A brief history lesson: I remember a time when there was something on cable called the Sci-Fi Channel (it’s now called Syfy, you may have heard) and for the longest time, it was full on reruns of classic science-fiction and Mystery Science Theater 3000. Sometime around 1999, they started to branch out into original programming. Among the first of the shows they wheeled out was one produced by Jim Henson’s company, and was a largely Australian production called Farscape. It was meant to not really be a muppet-esque sci-fi show (although there are clearly puppeteered creations at work here), but a combination of puppets, make-up, and CG, and yes, regular humans. So cut to several years later, when after four seasons and a follow-up miniseries, I was a full-blown fan.
The story in a nutshell is astronaut John Crichton (Ben Browder), on an experimental shuttle flight, ends up going through a wormhole into another galaxy, and becomes involved with a group of escaped prisoners. Among those prisoners (all aliens, mind you), are warrior D’argo (Anthony Simcoe), priestess Zhaan (Virgnia Hey, who kind of reminds me of an Asari from Mass Effect without the weird head tendrils), deposed king Rygel (one of the few puppets on the show, voiced by Jonathan Hardy), and the ship itself: Moya, a living ship known as a Leviathan and its Pilot (another puppet, voiced by Lani Tupu, who appears as frequent nemesis Crais). Its nice to see the whole “stranger in a strange land” concept being turned on its head by Crichton being the one forced to play catch-up with everything going on with this group and their escape from their captors, the totalitarian Peacekeepers. He’s the audience surrogate, bringing us into the world and trying to figure out how to survive in this situation.
Also an unwilling passenger onboard Moya is captured Peacekeeper pilot Aeryn Sun (Claudia Black), who tries through the first episode to escape, but due to circumstances, gets stuck with this motley crew. Those circumstances happen to be because of Peacekeeper commander Crais, who wants Crichton dead for accidentally hitting and destroying his brother’s fighter ship with the shuttle, and then condemns Aeryn to death when she tries to save John from his fate. A lot of the tension early on in the season comes from their need to appease for their sins or return to their home overriding their need to stay together, even though their alliance to stay alive tends to win out in the end.
The first episode does a pretty good job of setting up the conflicts and relationships that will carry the series through, even though it does feel like there’s a bit of the rush in the third act to get those characters there (FYI: I’m watching the 50 minute episodes that were aired for international television for season one, which really just have extra scenes of dialogue, and don’t affect the plot of the episode). What I appreciate about this opener is how little we really know about the characters going in, and you’re not sure about the loyalty of anyone. Plus, Rygel farts helium. Yep, puppet farting.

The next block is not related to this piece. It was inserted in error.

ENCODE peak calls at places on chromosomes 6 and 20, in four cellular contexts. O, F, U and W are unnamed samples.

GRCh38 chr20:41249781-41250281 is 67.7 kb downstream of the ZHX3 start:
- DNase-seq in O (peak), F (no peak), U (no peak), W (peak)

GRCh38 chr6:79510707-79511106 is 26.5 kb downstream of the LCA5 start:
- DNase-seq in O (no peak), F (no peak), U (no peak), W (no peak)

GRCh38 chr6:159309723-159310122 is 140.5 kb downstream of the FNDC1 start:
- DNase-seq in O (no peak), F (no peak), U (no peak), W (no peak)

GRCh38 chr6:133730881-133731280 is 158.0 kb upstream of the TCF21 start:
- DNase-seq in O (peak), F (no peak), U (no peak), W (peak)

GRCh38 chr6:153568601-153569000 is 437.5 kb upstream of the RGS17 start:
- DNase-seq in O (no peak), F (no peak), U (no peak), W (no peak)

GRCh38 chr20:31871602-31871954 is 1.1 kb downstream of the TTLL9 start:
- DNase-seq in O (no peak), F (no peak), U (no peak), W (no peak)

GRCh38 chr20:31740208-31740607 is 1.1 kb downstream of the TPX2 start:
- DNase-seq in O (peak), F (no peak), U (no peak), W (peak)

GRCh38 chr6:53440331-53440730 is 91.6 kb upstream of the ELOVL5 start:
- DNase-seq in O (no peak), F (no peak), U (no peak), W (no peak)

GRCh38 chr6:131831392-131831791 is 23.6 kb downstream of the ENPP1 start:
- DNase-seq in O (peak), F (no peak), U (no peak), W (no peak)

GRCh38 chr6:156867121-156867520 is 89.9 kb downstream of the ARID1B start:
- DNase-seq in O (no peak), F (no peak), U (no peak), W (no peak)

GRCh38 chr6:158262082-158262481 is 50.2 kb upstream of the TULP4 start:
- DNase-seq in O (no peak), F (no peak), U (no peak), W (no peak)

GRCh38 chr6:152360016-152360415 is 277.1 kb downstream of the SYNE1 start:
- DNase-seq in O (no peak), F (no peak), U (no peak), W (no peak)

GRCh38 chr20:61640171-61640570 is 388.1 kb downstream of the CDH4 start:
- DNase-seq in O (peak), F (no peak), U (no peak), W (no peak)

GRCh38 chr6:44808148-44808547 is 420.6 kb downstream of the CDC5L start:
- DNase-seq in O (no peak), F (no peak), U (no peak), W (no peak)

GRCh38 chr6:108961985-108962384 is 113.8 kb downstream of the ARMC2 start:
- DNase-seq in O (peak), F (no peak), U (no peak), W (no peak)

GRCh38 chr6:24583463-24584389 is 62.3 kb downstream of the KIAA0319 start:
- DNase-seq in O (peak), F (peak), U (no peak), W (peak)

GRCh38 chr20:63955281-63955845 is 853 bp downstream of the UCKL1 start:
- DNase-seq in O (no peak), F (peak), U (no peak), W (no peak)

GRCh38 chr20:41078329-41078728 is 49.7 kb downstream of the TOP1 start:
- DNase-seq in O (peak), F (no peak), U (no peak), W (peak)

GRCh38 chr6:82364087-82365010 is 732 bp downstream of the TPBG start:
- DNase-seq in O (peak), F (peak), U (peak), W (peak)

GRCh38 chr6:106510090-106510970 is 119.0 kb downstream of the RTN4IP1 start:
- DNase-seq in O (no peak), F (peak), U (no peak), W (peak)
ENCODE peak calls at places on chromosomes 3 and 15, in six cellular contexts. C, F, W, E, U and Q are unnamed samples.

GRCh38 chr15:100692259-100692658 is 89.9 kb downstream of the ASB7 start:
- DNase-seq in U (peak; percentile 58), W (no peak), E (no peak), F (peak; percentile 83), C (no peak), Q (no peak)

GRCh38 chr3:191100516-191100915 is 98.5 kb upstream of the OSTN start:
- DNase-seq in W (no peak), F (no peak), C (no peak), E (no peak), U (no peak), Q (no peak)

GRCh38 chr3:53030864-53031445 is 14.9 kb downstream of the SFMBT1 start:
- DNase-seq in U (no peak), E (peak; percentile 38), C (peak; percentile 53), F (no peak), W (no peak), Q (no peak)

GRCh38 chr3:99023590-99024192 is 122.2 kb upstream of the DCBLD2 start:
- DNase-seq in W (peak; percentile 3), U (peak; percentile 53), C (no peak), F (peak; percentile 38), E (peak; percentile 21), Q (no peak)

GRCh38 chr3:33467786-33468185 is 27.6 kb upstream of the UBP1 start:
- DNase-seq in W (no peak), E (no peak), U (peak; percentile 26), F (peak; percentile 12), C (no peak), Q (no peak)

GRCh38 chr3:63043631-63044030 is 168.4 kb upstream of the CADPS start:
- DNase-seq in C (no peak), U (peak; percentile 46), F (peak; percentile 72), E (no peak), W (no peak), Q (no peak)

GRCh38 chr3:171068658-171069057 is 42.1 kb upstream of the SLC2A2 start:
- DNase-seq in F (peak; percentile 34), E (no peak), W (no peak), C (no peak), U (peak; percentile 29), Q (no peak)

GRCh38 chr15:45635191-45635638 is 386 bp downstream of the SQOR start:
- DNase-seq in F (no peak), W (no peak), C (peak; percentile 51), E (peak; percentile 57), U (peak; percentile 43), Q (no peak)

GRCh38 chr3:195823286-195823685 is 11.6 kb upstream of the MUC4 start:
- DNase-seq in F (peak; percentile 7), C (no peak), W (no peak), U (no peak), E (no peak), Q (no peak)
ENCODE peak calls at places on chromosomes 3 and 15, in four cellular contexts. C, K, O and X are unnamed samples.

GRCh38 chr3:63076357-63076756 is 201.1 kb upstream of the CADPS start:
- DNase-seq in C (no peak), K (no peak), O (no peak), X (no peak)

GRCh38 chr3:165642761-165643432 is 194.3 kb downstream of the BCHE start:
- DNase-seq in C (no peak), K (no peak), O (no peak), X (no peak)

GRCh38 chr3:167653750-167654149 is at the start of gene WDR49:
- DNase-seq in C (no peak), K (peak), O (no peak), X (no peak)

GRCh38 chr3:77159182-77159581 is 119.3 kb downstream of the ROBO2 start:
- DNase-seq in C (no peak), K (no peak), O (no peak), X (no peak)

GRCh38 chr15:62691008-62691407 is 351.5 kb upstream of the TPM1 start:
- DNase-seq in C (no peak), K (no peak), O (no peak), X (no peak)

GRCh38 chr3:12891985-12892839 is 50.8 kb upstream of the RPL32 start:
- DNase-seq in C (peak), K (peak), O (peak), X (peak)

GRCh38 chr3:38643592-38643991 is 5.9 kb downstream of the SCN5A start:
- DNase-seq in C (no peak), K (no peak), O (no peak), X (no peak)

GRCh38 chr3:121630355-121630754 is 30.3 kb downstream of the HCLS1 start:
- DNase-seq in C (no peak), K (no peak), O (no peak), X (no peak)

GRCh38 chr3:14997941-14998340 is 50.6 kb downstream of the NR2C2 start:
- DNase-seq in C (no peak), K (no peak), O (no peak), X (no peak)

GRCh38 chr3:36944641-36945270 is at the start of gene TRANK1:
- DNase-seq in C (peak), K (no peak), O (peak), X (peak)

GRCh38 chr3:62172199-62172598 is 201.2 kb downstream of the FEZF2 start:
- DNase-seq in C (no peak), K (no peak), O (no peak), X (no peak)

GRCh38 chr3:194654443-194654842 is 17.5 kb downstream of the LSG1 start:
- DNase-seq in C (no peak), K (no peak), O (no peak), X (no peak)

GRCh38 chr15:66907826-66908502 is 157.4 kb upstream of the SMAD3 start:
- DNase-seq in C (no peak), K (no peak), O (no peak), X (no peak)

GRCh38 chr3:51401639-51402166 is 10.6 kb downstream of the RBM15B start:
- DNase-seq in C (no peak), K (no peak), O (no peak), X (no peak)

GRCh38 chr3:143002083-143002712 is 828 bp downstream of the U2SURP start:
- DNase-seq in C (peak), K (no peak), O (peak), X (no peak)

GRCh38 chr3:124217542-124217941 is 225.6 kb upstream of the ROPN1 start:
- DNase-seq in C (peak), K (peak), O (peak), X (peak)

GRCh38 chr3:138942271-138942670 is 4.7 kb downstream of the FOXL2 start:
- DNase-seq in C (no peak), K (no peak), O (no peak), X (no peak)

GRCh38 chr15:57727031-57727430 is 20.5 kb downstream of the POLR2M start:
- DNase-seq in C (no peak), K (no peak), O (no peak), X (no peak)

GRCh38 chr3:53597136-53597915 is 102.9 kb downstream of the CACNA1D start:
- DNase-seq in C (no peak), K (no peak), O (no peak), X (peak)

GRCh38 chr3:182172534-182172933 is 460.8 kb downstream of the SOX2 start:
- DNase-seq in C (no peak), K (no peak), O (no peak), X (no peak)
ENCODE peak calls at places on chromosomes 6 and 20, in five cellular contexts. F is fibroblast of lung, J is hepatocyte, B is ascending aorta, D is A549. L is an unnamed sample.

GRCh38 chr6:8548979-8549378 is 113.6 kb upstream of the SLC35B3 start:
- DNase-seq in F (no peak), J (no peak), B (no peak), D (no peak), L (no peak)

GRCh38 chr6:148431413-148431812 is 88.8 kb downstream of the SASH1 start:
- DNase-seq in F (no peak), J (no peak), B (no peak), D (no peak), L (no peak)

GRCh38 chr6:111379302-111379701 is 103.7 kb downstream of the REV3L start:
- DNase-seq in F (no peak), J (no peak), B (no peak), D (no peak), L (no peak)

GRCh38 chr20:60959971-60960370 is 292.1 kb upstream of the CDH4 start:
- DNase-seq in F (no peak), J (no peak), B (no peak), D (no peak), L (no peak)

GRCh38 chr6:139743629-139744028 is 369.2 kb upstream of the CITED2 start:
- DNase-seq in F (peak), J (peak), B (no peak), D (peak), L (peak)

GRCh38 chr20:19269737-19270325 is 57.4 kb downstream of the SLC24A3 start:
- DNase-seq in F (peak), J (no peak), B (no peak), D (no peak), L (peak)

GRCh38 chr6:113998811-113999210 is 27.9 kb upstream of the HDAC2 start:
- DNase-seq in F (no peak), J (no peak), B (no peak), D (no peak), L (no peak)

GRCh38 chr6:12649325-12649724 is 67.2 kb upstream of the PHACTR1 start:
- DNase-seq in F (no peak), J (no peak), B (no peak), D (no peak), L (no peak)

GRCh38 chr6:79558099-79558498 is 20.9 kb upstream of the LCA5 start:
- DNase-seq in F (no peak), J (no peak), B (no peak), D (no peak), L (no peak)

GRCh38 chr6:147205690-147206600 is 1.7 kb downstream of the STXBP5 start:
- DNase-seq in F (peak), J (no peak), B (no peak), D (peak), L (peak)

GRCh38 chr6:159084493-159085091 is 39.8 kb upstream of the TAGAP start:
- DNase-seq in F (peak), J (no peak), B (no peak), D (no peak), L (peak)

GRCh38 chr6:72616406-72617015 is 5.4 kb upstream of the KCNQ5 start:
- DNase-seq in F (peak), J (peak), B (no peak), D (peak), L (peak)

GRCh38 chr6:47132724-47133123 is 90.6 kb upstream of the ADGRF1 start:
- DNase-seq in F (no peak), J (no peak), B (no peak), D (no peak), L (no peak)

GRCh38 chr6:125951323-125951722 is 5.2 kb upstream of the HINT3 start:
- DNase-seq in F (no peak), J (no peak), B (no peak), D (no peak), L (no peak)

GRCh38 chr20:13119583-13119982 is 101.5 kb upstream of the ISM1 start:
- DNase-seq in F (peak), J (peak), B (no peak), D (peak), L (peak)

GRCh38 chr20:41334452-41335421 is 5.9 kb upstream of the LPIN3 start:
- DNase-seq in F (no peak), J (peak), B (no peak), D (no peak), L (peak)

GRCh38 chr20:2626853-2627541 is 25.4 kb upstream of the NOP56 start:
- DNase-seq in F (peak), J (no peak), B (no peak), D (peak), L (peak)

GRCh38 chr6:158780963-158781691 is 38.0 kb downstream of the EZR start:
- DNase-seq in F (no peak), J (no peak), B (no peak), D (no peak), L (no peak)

A variation of “E.T.” in that Crichton finds himself being the alien visitor taken care of by a scientist and her son while Moya is getting a tricky Peacekeeper homing beacon removed with the help of Zhaan and Rygel. Its clear that the show is trying to find its footing as to tone, to be friendly to audiences while having some pretty dark moments (Rygel taking a bite out of Aeryn in anger) here and there. Not a bad episode, and certainly ends on a brighter note than later episodes in the series’ run, but like many second episodes, ends up restating things already brought up in the premiere.
“Exodus From Genesis”
While evading a Peacekeeper patrol ship, Moya picks up an organism that starts replicating the crew and messes with the ship’s environmental controls enough to endanger Aeryn’s life. Another decent episode, which picks up a bit thanks to the third act reappearance of the Peacekeeper patrol ship. And Aeryn finally warms to Crichton. Awwwww!
“Throne For A Loss”
Rygel’s kidnapped by a group of aliens who believes he’s still a king, leaving John and Aeryn to rescue him from captivity, mostly because Rygel took a control circuit that is causing Moya’s orbit to deteriorate. Out of this batch of episodes, this is probably my favorite and certainly the most action packed of the bunch. Plus, some nice physical humor, especially with Aeryn’s method of bringing Crichton along for the rescue mission (Jab, my ass). Oh yeah, some alien backside nudity as well (yes, kind of like Liara from Mass Effect too). So there’s that.
Its been a few years since I last sat down to watch the show in full, and I’m surprised how well it holds up (could do without some of the synth music and slow-mo stuff though), even knowing the show is still ironing out the kinks as to how far they can push things. Its strange seeing Crichton still relatively sane in comparison to the manic levels he gets taken to later on in the series’ run, and everyone else still wary of each other’s motives. And yes, it reminds of my early 00’s crush on Aeryn, which may be something I should not have just brought up. I’m sure I’ll have other embarrassing observations to make as this series of mini-caps progresses, so you can look forward to that next time.
And now, some notes:
–Crichton’s pop-culture references aren’t really dated, which is good news.
–Yes, leave the toilet humor of the show to involve Rygel somehow. My favorite occasion of this is in “Throne For A Loss” with him returning an object he hid in…well, him. Yeah.
Next Time: Crichton has déjà vu on a loop in “Back And Back And Back To The Future”; a pleasure-filled utopia holds danger in “Thank God Its Friday…Again”; Crichton makes a new friend in “PK Tech Girl”; and he then gets forced to fight Crais to the death by a evil sorcerer in “That Old Black Magic”.